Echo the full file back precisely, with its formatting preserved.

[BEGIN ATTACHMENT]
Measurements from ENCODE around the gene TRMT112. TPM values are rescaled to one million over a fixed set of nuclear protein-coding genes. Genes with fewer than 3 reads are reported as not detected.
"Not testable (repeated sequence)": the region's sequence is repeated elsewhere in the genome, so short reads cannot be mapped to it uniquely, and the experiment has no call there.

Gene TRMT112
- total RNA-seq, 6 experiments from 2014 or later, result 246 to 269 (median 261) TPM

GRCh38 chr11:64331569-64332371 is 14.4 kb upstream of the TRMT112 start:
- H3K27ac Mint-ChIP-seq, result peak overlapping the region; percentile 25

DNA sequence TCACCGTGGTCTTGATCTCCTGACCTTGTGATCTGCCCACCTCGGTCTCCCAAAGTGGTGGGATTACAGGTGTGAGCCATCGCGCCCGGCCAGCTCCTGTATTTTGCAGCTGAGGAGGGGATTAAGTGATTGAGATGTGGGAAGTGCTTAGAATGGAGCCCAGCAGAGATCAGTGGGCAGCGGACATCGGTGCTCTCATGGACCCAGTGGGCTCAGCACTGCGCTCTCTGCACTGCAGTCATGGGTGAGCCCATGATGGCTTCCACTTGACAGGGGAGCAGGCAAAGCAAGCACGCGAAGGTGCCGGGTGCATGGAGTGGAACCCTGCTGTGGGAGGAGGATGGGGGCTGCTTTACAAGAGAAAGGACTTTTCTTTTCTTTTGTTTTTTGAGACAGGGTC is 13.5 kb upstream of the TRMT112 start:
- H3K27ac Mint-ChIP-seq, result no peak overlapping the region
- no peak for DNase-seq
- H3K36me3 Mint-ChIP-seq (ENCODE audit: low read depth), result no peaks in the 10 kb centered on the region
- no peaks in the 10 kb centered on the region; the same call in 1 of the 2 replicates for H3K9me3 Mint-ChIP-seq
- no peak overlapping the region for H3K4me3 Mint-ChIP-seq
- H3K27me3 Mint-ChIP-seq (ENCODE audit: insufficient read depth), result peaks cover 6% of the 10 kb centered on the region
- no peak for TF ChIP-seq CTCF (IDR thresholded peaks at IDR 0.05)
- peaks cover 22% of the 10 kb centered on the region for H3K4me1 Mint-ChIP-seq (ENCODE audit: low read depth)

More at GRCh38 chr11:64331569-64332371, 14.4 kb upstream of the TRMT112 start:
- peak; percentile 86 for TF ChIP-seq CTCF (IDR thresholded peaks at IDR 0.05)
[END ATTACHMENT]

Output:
Measurements from ENCODE around the gene TRMT112. TPM values are rescaled to one million over a fixed set of nuclear protein-coding genes. Genes with fewer than 3 reads are reported as not detected.
"Not testable (repeated sequence)": the region's sequence is repeated elsewhere in the genome, so short reads cannot be mapped to it uniquely, and the experiment has no call there.

Gene TRMT112
- total RNA-seq, 6 experiments from 2014 or later, result 246 to 269 (median 261) TPM

GRCh38 chr11:64331569-64332371 is 14.4 kb upstream of the TRMT112 start:
- H3K27ac Mint-ChIP-seq, result peak overlapping the region; percentile 25

DNA sequence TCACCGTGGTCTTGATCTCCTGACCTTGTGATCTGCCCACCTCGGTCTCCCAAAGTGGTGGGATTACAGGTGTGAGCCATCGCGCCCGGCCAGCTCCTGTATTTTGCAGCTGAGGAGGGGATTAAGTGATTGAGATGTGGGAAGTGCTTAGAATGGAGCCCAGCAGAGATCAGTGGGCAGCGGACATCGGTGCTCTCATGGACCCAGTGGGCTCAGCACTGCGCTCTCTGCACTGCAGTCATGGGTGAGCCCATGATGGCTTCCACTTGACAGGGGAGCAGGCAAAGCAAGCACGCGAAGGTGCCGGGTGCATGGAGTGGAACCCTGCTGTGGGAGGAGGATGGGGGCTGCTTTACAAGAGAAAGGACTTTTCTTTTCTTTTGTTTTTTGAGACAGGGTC is 13.5 kb upstream of the TRMT112 start:
- H3K27ac Mint-ChIP-seq, result no peak overlapping the region
- no peak for DNase-seq
- H3K36me3 Mint-ChIP-seq (ENCODE audit: low read depth), result no peaks in the 10 kb centered on the region
- no peaks in the 10 kb centered on the region; the same call in 1 of the 2 replicates for H3K9me3 Mint-ChIP-seq
- no peak overlapping the region for H3K4me3 Mint-ChIP-seq
- H3K27me3 Mint-ChIP-seq (ENCODE audit: insufficient read depth), result peaks cover 6% of the 10 kb centered on the region
- no peak for TF ChIP-seq CTCF (IDR thresholded peaks at IDR 0.05)
- peaks cover 22% of the 10 kb centered on the region for H3K4me1 Mint-ChIP-seq (ENCODE audit: low read depth)

More at GRCh38 chr11:64331569-64332371, 14.4 kb upstream of the TRMT112 start:
- peak; percentile 86 for TF ChIP-seq CTCF (IDR thresholded peaks at IDR 0.05)